U.S. Attorney General Eric Holder recently announced an important shift in Justice Department policy: He told federal prosecutors not to pursue mandatory minimum sentences for some nonviolent drug offenders.
Unfortunately for me and my daughter, Mandy Martinson, Holder’s proposal is both too little and too late.
Eight years ago, my daughter received a 15-year mandatory minimum sentence for nonviolent drug and gun possession offenses. Mandy was leading a full, productive life before her drug problems escalated, taking everything from her in a matter of months.
After leaving an abusive relationship, she found comfort in methamphetamine. She began dating and living with a man who sold plenty of that drug and gave some to her. She occasionally drove with him when he went to pick up or drop off drugs, and she helped him count his earnings.
When police showed up at Mandy’s home to arrest him, they found drugs and two handguns in the house. Mandy was also arrested and charged. While her charges were pending, she realized she needed help. She obtained drug treatment and sobered up, resumed her career as a dental hygienist, and reconciled with our family.
Despite this extraordinary rehabilitation — and the fact that this was Mandy’s first and only conviction — U.S. District Judge James Gritzner, an appointee of President George W. Bush, had no choice but to sentence Mandy to the mandatory minimum term: 10 years in prison for the drugs, plus an additional five years for possessing a gun in the course of the drug crime.
Mandy has maintained her sobriety throughout the eight years she has spent in prison. She knows that she broke the law and deserved to be punished. But none of us, including Judge Gritzner, thought 15 years in prison fit Mandy or her role in the crime. Judge Gritzner wanted to give Mandy a 10-year sentence, but because of the mandatory minimum sentence for the guns found in Mandy’s home, he was required to add five years.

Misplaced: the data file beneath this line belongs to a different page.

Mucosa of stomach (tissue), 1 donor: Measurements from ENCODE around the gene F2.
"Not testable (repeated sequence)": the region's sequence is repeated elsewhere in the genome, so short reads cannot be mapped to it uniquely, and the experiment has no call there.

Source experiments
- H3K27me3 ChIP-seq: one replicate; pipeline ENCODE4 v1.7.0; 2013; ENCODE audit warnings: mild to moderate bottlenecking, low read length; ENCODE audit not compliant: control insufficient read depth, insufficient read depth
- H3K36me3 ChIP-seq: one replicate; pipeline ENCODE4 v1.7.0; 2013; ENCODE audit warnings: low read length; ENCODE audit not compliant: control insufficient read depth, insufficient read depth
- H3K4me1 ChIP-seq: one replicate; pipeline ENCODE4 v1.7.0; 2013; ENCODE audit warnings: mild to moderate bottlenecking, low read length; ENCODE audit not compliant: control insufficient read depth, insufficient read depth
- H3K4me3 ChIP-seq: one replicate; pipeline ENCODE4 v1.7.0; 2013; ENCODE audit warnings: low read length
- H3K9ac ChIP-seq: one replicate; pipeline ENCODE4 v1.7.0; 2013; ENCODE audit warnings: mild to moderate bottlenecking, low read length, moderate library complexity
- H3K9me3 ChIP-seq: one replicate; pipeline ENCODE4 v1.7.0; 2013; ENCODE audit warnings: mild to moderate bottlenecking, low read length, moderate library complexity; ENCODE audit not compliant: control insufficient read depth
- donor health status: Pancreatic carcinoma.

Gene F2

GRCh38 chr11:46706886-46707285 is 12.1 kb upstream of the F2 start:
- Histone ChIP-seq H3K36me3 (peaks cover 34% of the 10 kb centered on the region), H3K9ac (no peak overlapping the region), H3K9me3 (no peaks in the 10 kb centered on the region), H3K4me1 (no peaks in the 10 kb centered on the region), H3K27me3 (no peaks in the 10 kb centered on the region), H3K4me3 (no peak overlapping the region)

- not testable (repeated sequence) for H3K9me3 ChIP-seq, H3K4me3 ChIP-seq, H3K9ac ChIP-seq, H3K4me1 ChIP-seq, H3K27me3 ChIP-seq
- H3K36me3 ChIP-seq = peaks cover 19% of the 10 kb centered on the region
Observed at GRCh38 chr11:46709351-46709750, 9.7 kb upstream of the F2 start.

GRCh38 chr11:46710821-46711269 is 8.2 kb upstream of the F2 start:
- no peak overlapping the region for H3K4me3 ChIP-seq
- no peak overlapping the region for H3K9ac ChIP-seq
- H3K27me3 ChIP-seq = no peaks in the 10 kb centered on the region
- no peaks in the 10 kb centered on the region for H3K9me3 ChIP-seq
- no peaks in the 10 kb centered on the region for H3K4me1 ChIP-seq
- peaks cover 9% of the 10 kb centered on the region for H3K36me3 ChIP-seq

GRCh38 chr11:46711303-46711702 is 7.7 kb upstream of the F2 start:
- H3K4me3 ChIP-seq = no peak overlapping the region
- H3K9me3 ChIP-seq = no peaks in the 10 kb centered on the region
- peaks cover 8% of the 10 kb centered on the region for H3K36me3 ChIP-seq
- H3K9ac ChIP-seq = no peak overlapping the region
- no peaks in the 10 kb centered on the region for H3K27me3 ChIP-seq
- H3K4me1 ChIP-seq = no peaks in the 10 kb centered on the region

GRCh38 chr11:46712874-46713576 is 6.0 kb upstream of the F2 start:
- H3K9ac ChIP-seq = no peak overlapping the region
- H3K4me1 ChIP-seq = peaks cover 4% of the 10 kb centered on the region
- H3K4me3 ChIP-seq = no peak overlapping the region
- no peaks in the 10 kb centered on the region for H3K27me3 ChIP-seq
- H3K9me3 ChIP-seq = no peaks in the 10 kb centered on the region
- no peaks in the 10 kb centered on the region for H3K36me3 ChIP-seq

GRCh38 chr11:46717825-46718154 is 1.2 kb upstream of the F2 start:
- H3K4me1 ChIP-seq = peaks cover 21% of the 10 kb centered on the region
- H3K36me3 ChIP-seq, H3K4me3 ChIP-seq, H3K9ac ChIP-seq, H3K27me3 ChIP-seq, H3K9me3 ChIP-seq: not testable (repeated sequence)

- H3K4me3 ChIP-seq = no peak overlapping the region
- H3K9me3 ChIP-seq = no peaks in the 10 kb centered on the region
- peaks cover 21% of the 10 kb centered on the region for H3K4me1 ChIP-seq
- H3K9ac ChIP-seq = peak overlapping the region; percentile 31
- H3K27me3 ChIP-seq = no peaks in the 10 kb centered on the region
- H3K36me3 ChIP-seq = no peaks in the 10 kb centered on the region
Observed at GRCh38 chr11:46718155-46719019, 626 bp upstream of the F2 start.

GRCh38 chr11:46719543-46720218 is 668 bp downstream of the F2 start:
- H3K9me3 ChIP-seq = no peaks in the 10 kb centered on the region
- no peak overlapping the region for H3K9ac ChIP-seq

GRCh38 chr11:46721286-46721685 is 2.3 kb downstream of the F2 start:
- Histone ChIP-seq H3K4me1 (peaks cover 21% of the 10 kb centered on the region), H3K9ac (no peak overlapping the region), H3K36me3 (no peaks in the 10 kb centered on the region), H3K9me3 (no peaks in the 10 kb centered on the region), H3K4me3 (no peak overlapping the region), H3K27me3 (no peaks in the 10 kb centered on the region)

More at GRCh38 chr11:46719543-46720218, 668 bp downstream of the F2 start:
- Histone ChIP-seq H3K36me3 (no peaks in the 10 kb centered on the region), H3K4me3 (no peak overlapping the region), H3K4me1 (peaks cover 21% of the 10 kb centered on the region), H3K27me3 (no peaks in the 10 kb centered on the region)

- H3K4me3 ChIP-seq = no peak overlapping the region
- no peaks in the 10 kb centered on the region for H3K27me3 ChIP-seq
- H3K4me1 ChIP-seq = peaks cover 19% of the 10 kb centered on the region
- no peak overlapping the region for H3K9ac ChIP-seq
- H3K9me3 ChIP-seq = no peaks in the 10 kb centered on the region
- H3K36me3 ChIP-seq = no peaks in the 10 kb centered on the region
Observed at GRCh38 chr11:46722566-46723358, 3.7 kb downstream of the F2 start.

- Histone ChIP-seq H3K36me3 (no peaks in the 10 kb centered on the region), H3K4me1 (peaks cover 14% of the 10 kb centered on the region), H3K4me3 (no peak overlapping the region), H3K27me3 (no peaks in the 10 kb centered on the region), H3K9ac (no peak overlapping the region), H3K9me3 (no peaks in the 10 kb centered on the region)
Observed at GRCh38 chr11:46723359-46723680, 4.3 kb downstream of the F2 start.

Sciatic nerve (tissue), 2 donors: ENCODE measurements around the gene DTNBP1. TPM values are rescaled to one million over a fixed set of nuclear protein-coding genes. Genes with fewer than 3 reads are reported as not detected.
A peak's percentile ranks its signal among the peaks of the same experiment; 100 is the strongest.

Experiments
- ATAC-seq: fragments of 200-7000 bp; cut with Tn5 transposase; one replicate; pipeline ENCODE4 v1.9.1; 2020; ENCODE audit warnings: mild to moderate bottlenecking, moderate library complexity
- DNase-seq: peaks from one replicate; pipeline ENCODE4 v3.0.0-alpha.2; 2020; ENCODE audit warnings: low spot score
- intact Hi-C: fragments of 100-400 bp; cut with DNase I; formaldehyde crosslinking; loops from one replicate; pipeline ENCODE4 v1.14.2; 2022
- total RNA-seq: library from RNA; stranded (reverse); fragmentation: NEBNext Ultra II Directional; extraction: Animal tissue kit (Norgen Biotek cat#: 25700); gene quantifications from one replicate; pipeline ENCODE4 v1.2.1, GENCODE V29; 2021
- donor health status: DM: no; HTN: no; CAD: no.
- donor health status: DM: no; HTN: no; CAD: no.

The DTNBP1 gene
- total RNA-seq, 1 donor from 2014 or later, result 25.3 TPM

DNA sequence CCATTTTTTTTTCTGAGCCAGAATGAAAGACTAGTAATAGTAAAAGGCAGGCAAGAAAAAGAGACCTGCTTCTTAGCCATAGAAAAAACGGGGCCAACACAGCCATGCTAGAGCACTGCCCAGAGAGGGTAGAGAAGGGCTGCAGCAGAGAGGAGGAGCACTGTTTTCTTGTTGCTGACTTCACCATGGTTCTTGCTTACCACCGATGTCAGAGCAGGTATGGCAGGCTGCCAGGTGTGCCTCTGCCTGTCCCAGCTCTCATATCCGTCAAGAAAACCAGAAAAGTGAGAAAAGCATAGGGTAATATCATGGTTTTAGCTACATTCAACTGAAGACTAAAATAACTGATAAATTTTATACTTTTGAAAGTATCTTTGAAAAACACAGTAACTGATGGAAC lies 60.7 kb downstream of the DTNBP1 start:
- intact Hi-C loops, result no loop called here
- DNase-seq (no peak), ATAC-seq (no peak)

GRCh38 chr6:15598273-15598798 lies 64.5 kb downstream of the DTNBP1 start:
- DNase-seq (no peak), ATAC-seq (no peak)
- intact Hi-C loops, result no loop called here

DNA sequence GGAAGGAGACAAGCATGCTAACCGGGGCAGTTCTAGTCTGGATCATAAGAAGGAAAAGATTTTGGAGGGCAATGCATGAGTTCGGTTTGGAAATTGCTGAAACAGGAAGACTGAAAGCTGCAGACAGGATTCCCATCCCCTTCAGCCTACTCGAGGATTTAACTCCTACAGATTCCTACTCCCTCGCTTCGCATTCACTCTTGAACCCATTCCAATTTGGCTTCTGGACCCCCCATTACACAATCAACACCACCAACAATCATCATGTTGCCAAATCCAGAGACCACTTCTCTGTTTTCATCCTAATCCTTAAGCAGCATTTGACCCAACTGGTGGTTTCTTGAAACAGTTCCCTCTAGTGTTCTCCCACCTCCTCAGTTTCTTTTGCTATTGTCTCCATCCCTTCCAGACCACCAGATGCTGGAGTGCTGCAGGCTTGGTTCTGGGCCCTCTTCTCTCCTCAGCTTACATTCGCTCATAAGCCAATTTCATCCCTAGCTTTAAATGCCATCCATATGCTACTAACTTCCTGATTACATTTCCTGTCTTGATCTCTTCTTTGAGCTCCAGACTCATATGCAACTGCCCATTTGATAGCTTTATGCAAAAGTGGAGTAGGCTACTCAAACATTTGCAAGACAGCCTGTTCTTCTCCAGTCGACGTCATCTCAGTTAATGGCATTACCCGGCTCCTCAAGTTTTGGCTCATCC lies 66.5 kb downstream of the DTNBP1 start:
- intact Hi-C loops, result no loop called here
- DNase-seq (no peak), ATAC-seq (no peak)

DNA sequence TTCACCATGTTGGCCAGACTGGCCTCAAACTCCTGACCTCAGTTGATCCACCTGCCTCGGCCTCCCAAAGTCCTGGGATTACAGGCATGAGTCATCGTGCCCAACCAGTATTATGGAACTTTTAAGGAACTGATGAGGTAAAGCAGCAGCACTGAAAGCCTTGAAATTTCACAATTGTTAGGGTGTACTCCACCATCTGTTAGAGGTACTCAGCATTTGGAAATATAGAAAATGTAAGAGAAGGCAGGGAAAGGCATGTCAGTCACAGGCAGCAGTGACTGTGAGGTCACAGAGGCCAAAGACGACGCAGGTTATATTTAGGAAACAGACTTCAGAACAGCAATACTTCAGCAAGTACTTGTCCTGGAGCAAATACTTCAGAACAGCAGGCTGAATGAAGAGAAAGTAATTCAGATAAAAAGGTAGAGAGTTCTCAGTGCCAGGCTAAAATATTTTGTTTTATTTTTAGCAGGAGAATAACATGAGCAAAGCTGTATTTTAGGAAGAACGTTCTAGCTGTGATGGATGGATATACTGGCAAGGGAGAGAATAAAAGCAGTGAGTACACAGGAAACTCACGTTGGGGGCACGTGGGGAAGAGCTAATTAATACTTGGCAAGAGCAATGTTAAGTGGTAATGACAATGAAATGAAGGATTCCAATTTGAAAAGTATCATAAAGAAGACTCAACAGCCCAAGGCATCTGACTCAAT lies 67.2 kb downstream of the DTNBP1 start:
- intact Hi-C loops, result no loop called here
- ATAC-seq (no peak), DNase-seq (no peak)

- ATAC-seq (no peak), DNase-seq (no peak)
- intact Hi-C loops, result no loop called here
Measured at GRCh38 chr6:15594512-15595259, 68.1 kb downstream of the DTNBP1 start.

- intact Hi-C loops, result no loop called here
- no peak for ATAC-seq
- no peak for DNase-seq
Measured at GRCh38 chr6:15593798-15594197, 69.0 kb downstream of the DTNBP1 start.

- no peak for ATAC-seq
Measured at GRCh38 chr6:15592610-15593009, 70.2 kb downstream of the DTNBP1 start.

Mandy never used, fired or threatened others with the guns. At her sentencing, Judge Gritzner said that Mandy’s “possession of the firearm was at the direction of [her ex-boyfriend] and was facilitated by [her ex-boyfriend].” But these important facts could not be used to give her a fair and proportionate sentence.
The judge despaired that “under any possible sentence that the law would allow for Ms. Martinson, the sentence will exceed that of [her ex-boyfriend].” Indeed, Mandy is actually serving more prison time than her ex-boyfriend, who received a 12-year punishment despite his prior convictions for selling drugs.
Attorney General Holder’s new charging directions are a tiny step in the right direction, but only Congress can ensure that what happened to my daughter does not happen to the children of others. The Justice Safety Valve Act, introduced by Sens. Rand Paul, R-Ky., and Patrick Leahy, D-Vt., would allow judges like Gritzner to sentence a person below the mandatory minimum term when certain facts and circumstances warrant it — for example, to avoid giving low-level offenders like Mandy longer sentences than their more involved co-defendants who have more prior convictions.
No one would be entitled to a lower sentence, and no one who doesn’t deserve a lower sentence would get one. This solution is a balanced and modest approach that will improve our justice system.
In prison, Mandy has continued to rehabilitate herself, take classes, get counseling, learn new job skills, deepen her faith and support other prisoners struggling with being incarcerated. She fears that she will not be released in time to find a life partner, conceive children and have a family of her own.
We continue to hope that President Obama will grant her request for a commutation of her sentence, but we know that the real solution must be a lasting and legislative one, from Congress.
I urge Iowa leaders like Sen. Chuck Grassley to take a hard look at all mandatory minimum sentences and give judges the discretion that Judge Gritzner didn’t have when he sentenced my daughter.
Cindy Martinson of Mason City is the mother of a federal prison inmate, Mandy Martinson. The elder Martinson is a support of Families Against Mandatory Minimums. Contact: firstname.lastname@example.org.